So, what is wrong with sympathy? It’s the right thing to do, isn’t it? We send sympathy cards, and we express our sympathy… It isn’t really that it is wrong, but when sympathy is offered, it is from the outside looking in or from the sidelines. It is me standing over here well apart from you and what you are going through and saying “I’m sorry,” but without being there with you or providing any other support. So, instead it can come across more as “Wow, sucks to be you. Glad I’m way over here.” Sympathy often accompanies the strong urge to “fix it” as well, and while there may be opportunities for solution-focused approaches, this isn’t generally what is needed immediately… and definitely not from someone who hasn’t shown an understanding for what is happening. The jump to solving a problem without understanding just feels like dismissal to someone in pain. It can feel like the equivalent of a person on a luxury yacht coming along side a person treading water trying not to drown and critiquing their technique from the boatdeck. It doesn’t really help and highlights the differences between you.

Not everyone can get to a place of empathy. It just isn’t in their wheelhouse. Most people today are so stuck in their own heads they are blind to the emotions of others around them, even those near and dear. Sometimes, sympathy is a good enough approximation if it is given with authenticity and without the “Mr. Fix-it” approach. This is where that other definition comes into the picture. Symppathy can also mean a common understanding between people. Sounds a lot like how empathy was defined. The subtle difference is the lack of emotional content. While empathy feels with the person, sympathy sorta intellectually acknowledges understanding of what they are going through. It’s subtle, but the difference is there, but again, sometimes that is all you can muster, and that is ok. Certainly it is better than apathy… and so we come to the mean girl (or douchebag) of the trio.

This one’s etymology should be pretty easy for most: “A-“, when not performing as the initial letter of the alphabet or a guest star on Sesame Street, means “not” or “without” in Greek. So, a- plus pathos is “without feeling.” Being apathetic means you don’t care. Now, I misspoke saying it is the mean girl or douchebag implying it is somehow entirely negative. That really isn’t true. You can have no strong feeling about something without that being a particularly bad thing. However, in our modern, hyperbolic, social-media (and media in general) fueled society, apathy has come to mean something very negative. It has come to represent people who would stand by and watch while others are violated. It has come to mean people who let injustice reign out of the “Meh, it doesn’t really matter to me” attitude. Or it is a symptom of depression and other mental disorders… no, literally, it is a descriptor of affect that is sometimes found on mental status exams. The word is often used when we want to illustrate someone that has “given up.” Apathy has become associated with defeat or disinterest… or worse yet a dismissal and dislike of something (or someone) to the point of “not caring” if it (they) cease to exist. That, honestly, is taking apathy to a way more active level than the word originally started out to be. But are we just giving poor apathy a bad rep? Do we really need to have heightened passions about every blessed thing and in every circumstance? Honestly, I’m not sure. I think that we’ve come too far in the evolution of vocabulary to start changing anyone’s mind about it now, but I think that we need to be more specific when we say “I don’t really have feelings one way or another,” and make sure that we don’t mean “I actually have very strong feelings about that in a negative way and I wish you would shut up about it.”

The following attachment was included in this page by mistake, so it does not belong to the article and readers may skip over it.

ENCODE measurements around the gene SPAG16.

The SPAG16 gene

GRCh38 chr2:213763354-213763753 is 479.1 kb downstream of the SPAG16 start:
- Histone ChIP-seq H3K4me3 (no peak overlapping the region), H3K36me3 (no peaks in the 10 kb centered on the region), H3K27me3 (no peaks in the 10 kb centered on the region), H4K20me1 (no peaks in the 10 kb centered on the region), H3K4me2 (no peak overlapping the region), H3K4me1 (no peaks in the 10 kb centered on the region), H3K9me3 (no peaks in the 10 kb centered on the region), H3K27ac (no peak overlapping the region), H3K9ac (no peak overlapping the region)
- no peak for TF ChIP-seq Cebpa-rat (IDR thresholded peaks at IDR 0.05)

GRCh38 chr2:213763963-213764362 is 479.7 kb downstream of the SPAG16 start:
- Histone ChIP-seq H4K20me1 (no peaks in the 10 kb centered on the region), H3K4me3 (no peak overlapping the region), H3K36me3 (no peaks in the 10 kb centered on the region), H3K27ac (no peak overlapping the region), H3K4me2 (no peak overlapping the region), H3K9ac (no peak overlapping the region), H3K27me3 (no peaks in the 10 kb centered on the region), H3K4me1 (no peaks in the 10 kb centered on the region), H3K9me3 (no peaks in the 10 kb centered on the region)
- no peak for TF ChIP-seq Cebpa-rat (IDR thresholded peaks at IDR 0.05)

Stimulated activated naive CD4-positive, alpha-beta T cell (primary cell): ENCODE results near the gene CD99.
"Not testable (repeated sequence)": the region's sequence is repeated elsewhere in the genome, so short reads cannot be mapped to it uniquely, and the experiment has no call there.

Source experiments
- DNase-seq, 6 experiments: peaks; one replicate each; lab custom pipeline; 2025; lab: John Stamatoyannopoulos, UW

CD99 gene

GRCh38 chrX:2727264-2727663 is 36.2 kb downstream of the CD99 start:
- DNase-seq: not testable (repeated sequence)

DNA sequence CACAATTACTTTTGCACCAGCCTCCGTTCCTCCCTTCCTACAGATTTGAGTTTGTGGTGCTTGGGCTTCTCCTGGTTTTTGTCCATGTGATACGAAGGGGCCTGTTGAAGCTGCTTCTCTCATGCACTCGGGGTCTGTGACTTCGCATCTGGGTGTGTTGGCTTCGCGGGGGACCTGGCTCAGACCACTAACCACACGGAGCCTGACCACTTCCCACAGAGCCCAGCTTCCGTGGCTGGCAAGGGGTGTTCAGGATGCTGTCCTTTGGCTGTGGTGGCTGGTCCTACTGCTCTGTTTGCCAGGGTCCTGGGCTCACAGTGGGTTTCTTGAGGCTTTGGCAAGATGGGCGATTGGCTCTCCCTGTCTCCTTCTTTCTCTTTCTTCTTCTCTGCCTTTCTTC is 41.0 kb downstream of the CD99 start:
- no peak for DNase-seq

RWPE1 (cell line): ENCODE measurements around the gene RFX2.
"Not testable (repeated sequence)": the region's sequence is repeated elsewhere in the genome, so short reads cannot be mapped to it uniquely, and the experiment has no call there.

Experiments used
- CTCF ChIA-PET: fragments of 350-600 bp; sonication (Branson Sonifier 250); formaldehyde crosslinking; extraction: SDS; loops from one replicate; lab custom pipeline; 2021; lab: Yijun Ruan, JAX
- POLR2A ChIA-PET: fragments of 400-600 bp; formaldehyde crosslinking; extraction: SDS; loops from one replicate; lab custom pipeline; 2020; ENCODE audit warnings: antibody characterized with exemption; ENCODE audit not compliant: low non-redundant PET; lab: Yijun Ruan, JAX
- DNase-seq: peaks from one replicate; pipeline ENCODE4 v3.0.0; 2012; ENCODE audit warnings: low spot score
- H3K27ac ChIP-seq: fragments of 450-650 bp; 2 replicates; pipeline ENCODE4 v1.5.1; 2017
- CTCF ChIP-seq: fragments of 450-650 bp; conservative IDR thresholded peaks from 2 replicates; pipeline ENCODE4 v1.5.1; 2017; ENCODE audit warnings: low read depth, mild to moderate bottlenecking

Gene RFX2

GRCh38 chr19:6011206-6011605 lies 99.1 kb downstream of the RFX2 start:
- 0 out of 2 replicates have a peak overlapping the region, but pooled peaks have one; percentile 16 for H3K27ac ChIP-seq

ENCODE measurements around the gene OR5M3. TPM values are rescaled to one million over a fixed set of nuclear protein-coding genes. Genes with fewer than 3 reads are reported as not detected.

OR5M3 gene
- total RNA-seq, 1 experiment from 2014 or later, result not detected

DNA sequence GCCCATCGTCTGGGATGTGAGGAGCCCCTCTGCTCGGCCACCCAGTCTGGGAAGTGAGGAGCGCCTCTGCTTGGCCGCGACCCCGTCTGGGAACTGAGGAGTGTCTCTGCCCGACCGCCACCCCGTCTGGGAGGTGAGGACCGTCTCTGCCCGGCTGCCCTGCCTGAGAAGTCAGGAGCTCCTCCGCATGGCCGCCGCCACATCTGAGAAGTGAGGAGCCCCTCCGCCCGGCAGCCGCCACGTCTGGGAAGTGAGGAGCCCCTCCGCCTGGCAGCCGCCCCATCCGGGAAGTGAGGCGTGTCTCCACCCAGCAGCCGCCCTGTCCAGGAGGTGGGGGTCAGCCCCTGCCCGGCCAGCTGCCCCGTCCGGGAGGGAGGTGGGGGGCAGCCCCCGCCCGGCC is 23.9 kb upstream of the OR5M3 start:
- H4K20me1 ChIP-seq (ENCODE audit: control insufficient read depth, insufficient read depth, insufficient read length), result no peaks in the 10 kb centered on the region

And… that pretty much covers our three friends walking into a bar. Maybe some of you (or most of you) already understood the difference. Maybe you are apathetic to the whole issue. Maybe you can empathize or at least share some sympathy for my irritation when people misuse the words. Hopefully you won’t get them confused if you run into them at that bar.